After a series of unfortunate events, Paul Carpenter (Patrick Gibson) misses a job interview at a coffee shop. He finds himself in a mysterious company being interviewed by a panel of board members for a job he knows nothing about. When Paul notices a map in the wallpaper of the boardroom, the interview ends abruptly and he’s convinced that he won’t get this desperately needed job. Much to his surprise, Paul is hired and asked to report to the offices of J.W. Wells and Co. the next morning.
At J.W. Wells and Co., Paul finds himself sharing an office with Sophie (Sophie Wilde), a fast-tracked overachiever who wants nothing to do with him and who knows nothing about her job either. Before long, CEO Humphrey Wells (Christoph Waltz) and his partner Dennis Tanner (Sam Neill) secretly task Paul with the job of finding a missing portable door that doesn’t want to be found. Paul searches everywhere for the door. In the process he discovers that the company and its employees aren’t what they seem to be.
When Paul finally locates the door, he and Sophie use it for their own purposes, travelling the world, until the door takes Paul to a place he was never meant to see. Here Paul hears firsthand about Humphrey’s evil plot to steal souls. Paul sees how Sophie has been used as a guinea pig in this plot. But before they can reclaim Sophie’s soul, Paul and Sophie are discovered and trapped in a realm of doors. Here they encounter Humphrey’s missing father (also played by Christoph Waltz), who disappeared without a trace many years before.
Working together, they realise that if they can get Humphrey’s soul to the ‘Bank of the Dead’, they’ll be able to free Sophie and control Humphrey. But will any of the doors they’re trapped behind ever let them out?
Corporate life; corruption; magic; greed and the lust for power
- A man is pushed into a fountain by an invisible force.
- Dennis warns Paul that Humphrey has a very violent temper and no patience for failure. Denis says that when Paul fails, he’ll be gutted, impaled, disembowelled, chopped, marinated, poached and peeled, among other torturous punishments.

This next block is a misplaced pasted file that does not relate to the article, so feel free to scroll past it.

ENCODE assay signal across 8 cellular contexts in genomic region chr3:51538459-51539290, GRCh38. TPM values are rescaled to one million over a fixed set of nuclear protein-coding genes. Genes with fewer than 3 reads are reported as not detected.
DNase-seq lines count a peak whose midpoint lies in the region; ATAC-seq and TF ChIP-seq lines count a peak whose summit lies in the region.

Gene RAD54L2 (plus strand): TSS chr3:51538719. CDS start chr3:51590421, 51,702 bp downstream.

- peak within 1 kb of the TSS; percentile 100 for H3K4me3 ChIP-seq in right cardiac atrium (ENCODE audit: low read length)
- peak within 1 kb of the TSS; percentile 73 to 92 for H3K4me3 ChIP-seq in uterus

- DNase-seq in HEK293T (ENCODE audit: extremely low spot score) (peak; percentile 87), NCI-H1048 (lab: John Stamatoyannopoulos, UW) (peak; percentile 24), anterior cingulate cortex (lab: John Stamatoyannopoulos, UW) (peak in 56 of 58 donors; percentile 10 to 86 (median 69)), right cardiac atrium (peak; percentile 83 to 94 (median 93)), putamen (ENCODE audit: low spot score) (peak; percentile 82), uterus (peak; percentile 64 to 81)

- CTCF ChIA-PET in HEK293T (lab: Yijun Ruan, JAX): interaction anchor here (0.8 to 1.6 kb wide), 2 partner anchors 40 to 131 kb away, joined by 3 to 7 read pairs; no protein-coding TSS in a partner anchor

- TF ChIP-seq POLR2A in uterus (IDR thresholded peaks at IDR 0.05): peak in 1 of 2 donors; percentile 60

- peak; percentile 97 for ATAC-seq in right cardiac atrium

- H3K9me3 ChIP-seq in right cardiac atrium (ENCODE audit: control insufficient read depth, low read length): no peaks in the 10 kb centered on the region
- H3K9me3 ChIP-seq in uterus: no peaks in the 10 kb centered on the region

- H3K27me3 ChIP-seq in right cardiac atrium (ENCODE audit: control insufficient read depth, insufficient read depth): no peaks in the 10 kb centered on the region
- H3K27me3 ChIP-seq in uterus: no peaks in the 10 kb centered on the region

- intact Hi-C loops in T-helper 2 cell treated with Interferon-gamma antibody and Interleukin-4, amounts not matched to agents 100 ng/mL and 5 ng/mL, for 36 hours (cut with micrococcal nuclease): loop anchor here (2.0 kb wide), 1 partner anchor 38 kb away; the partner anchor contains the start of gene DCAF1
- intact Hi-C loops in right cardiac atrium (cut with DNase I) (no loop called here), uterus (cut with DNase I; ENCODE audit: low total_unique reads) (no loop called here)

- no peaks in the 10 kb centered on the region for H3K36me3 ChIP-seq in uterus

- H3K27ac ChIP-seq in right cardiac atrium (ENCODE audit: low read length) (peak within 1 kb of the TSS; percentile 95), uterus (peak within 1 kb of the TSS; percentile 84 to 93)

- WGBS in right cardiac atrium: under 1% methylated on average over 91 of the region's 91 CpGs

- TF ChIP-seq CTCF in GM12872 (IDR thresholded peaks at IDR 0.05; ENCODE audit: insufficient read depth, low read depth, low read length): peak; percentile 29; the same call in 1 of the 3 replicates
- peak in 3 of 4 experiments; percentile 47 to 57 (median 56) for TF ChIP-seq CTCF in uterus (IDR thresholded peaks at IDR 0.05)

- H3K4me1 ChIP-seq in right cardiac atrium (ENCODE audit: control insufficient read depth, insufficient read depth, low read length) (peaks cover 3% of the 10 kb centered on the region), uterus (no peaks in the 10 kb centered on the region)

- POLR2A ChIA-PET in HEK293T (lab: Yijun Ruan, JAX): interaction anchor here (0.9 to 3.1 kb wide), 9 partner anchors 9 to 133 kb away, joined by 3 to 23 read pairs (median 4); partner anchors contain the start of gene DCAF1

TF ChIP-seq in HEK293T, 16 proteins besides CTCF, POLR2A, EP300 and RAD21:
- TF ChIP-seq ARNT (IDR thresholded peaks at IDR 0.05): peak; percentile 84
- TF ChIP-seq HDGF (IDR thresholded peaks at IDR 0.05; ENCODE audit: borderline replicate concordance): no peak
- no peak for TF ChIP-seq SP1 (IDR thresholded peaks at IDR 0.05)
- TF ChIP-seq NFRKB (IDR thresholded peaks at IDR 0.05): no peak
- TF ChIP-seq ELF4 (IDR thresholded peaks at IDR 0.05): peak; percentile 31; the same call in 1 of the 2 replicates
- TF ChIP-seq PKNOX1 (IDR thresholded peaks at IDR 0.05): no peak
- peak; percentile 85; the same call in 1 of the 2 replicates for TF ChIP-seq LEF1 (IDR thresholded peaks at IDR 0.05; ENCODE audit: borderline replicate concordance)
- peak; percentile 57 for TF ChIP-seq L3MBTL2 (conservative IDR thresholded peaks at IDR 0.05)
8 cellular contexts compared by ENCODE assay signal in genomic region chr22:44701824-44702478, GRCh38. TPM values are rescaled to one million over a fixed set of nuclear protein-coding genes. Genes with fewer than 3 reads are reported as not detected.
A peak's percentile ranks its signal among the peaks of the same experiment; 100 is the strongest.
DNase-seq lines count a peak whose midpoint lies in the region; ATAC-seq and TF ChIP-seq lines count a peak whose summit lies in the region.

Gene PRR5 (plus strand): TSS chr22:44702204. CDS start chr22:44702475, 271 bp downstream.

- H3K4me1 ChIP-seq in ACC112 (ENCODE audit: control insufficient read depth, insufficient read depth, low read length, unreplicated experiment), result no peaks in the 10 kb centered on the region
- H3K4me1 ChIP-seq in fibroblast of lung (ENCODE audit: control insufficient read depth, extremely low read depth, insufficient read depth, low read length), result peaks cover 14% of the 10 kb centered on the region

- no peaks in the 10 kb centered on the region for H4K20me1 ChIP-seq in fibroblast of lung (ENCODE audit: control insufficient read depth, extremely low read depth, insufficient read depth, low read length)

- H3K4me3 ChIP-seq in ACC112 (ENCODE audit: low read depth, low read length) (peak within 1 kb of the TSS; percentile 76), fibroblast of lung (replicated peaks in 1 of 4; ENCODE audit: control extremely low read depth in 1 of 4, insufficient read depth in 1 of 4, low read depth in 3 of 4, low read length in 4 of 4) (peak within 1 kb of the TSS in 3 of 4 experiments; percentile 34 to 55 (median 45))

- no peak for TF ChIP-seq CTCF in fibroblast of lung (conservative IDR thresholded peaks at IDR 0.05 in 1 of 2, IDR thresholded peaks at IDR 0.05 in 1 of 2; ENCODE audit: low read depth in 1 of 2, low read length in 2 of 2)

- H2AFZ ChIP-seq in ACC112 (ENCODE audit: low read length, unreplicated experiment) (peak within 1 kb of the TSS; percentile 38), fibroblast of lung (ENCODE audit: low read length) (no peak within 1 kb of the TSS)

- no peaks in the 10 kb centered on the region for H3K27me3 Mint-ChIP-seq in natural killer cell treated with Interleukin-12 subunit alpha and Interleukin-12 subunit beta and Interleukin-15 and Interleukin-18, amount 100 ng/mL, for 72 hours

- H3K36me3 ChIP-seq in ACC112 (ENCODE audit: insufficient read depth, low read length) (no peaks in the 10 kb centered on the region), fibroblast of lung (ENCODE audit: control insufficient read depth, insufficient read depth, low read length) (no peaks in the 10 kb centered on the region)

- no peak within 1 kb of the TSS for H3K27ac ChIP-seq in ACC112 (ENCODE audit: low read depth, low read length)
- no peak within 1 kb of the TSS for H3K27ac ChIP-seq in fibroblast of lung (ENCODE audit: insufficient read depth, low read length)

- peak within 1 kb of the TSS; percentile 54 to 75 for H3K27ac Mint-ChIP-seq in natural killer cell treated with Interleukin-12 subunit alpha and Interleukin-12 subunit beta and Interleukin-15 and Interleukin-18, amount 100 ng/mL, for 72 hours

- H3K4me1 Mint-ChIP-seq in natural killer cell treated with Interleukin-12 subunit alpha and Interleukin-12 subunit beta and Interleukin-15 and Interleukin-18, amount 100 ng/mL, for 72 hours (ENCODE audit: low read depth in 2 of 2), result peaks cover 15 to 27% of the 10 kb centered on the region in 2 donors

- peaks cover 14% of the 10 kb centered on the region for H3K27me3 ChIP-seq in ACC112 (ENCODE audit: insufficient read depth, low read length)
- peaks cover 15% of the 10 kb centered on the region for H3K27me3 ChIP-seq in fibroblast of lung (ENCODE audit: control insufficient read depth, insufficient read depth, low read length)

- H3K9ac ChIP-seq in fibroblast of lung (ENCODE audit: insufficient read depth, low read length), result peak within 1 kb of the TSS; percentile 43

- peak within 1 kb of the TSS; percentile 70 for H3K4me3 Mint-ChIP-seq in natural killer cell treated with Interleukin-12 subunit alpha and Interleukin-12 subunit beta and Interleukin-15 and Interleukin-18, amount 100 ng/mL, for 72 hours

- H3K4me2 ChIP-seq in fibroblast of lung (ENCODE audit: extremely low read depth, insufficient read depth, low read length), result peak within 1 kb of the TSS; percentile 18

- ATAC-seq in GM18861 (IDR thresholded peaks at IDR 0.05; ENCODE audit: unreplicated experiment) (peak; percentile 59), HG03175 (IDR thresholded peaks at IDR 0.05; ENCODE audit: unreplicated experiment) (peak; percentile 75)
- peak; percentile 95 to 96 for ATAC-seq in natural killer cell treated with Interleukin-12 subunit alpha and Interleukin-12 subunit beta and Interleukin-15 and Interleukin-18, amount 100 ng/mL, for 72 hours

- Humphrey is said to have been an evil child who made his own father disappear.
- Paul discovers that Humphrey is making people sign their souls over to him in the fine print of contracts he creates. Humphrey is able to influence Sophie and make her do things against her will and hopes to do this to many other people.
- A character says threateningly, ‘You had better hope he is too busy to bother killing you’.
- Humphrey turns random goblins into office supplies.
- When Paul and Sophie discover Humphrey’s father, he tells them that there’s no way out. He says they’ll die, and he’ll be stuck with two decomposing corpses and nowhere to put them.
- Goblins attack Paul and Sophie.
- Balls of magical fire are blasted and thrown in every direction as Humphrey and his father attack each other.
- Paul is thrown through the air. He hits the wall and lands unconscious.
- Humphrey pins his father to the ground and electrocutes him. Sophie is also immobilised on the ground and surrounded by electrical currents. Humphrey threatens Sophie and is slowly killing his father.
The Portable Door has some sexual references. For example, there’s a reference to a mother who had an affair.
Alcohol, drugs and other substances
The Portable Door shows some use of substances. For example:
- Paul repeatedly mentions a bar across the street from the office and awkwardly broaches the subject of ‘debrief drinks’ and ‘after work drinks’ with Sophie.
- Paul and Sophie have beers in a pub.
Nudity and sexual activity
The Portable Door has some nudity and sexual activity. For example:
- An office worker makes kissy lips at Paul and saunters around him seductively.
- A receptionist kisses and licks her stapler, saying how much she loves it.
- A couple of goblins kiss very passionately.
- Paul and Sophie kiss each other.
There’s no product placement in The Portable Door.
There’s some coarse language, name-calling and insults in The Portable Door.
Ideas to discuss with your children
The Portable Door is a fantasy adventure based on the book of the same name by Tom Holt. The characters are well cast, but the plot is fairly predictable.
Although his might seem to be a family movie, it isn’t suitable for younger children. It’s best suited to tween and older audiences.
The main messages from The Portable Door are that there’s no such thing as coincidence, but if you truly believe in yourself, you can have a powerful effect and make incredible changes.
Values in The Portable Door that you could reinforce with your children include determination, trust, ingenuity, adventure and loyalty.
The Portable Door could also give you the chance to talk with your children about the real-life consequences of things like:
- putting personal desires and greed before everything else
- going to any lengths to get what you want
- trusting the wrong people
- judging people based on first impressions.